Rev. Valerie's Reveries

This blog contains personal reflections from Unitarian Universalist minister Valerie Mapstone Ackerman.

Wednesday, June 21, 2006

Early on September 11, 2001 while at the gym working out on the elliptical trainer I saw the NBC live coverage of the second plane flying into the World Trade Center tower. Like many millions of Americans, I knew immediately that the utter horror we just witnessed would be followed by very unpleasant reactivity. In an instant my mind flooded with knowledge: thousands were dead--terrorists from the Middle East--retaliatory strikes--protracted war--all of it seemed inevitable. A flood of grief followed and then fear that my loved ones were not safe. By that afternoon the church I served had a sign on the lawn that read: "...Dwell Together in Peace..." a partial quote from our Sunday morning covenant.

By October there were calls for my resignation after I made a public statement against militarism, offered a critique of false patriotism and followed with a sermon urging pacifism. Soon I found allies in the community, we traveled to DC for a march in April 2002, we came back and started a weekly silent vigil in front of Tulsa's Federal Building--just me, John D., Janet and Mikey. Eventually others joined us and the movement built, other locations were tried, other actions ensued, films were shown, an organization founded: Tulsa Peace Fellowship.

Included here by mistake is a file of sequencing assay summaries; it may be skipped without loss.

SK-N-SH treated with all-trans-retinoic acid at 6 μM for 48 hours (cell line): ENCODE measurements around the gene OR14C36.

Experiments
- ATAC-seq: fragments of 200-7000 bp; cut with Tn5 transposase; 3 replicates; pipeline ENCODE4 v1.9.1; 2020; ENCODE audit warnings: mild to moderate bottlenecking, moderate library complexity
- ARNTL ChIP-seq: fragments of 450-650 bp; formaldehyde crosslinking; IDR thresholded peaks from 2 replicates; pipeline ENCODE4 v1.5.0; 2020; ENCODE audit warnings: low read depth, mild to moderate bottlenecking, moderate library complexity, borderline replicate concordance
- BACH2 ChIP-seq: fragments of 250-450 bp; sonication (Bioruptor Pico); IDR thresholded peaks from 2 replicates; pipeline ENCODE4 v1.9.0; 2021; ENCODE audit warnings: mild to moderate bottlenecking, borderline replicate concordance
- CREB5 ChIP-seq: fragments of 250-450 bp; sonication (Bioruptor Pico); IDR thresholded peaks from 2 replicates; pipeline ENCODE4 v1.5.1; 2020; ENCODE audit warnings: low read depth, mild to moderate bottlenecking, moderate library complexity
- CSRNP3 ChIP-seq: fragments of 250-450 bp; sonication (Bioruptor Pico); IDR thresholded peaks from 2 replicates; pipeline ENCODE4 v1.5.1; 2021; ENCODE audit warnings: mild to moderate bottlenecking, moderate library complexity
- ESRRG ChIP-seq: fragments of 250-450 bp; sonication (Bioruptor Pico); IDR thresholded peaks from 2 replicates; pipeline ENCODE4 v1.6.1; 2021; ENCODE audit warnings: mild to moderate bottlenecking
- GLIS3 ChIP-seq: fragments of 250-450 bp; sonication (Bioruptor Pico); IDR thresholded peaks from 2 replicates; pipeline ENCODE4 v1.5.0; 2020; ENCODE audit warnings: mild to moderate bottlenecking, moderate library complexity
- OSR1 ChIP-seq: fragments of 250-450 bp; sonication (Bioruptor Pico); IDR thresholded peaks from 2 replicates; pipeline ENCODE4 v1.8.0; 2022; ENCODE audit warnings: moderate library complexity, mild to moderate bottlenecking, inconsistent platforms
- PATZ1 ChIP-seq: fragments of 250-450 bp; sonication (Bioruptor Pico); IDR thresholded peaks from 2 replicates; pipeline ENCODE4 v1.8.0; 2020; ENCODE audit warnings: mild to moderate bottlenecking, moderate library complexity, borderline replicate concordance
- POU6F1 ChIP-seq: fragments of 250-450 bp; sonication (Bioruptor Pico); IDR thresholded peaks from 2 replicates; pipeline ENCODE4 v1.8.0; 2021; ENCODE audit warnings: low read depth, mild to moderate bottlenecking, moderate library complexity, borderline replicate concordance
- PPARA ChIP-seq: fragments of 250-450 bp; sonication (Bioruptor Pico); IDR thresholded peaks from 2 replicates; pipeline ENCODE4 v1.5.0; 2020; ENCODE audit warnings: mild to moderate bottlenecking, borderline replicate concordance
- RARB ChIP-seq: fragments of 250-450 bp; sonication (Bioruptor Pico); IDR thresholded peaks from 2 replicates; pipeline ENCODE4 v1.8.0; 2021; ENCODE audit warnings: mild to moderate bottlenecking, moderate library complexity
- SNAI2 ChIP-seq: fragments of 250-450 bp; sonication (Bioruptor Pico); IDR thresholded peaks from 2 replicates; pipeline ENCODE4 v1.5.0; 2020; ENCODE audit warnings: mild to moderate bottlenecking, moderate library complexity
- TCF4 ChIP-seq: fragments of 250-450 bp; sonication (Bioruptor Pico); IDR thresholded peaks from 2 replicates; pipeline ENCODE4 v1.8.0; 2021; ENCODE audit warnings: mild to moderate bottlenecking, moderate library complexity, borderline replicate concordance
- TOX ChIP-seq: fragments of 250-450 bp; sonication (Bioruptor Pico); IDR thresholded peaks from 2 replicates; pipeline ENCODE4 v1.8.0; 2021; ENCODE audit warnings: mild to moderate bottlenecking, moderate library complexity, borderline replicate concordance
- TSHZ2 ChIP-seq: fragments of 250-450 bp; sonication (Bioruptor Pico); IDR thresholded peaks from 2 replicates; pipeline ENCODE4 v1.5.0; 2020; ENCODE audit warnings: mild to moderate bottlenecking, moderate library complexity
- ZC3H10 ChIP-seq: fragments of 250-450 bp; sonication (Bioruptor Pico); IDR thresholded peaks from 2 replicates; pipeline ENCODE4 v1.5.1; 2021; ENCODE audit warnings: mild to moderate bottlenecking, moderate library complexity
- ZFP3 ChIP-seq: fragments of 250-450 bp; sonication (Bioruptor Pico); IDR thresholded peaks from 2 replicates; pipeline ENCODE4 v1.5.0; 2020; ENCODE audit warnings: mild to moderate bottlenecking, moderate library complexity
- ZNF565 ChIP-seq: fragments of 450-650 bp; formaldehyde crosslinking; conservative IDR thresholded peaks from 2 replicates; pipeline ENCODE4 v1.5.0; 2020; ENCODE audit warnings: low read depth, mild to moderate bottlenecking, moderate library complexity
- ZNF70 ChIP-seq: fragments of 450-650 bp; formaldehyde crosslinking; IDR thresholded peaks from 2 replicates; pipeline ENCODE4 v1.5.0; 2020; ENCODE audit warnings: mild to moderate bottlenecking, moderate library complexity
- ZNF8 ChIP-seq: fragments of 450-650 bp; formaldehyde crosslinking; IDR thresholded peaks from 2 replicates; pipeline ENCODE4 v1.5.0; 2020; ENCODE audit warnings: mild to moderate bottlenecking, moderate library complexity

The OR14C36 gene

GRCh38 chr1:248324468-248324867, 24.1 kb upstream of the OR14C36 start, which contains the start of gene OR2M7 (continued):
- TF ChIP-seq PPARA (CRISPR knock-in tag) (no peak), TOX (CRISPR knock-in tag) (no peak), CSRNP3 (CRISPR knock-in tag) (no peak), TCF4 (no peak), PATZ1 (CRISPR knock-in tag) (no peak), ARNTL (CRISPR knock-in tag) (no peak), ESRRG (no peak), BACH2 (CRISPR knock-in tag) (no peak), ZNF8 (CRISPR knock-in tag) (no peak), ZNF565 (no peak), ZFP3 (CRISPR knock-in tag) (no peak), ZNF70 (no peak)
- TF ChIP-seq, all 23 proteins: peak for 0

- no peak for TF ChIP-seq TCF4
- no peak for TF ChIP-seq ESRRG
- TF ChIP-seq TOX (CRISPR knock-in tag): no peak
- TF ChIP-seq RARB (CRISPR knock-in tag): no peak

When I moved to Lancaster Pennsylvania summer of 2003, I took up a place on the line with Women in Black and found myself utterly alone again as the singular pacifist preacher in a sea of "Peace Churches"--even the Mennonites and Amish and Brethren refused to speak up for peace. The world had become curioser and curioser.

Back in Tulsa, in the spring of 2004 I found that the peace movement continued to grow. Dozens stood on the corners and dozens more attended rallies and education programs. Hundreds signed up for an email list. I began to feel a though I was living in slow motion, seeing the impotent words on our signs, feeling the powerlessness that comes with a society's wholesale moral abandon, realizing that hundreds of names on an e-list were potential and nothing more until there was a way to mobilize them.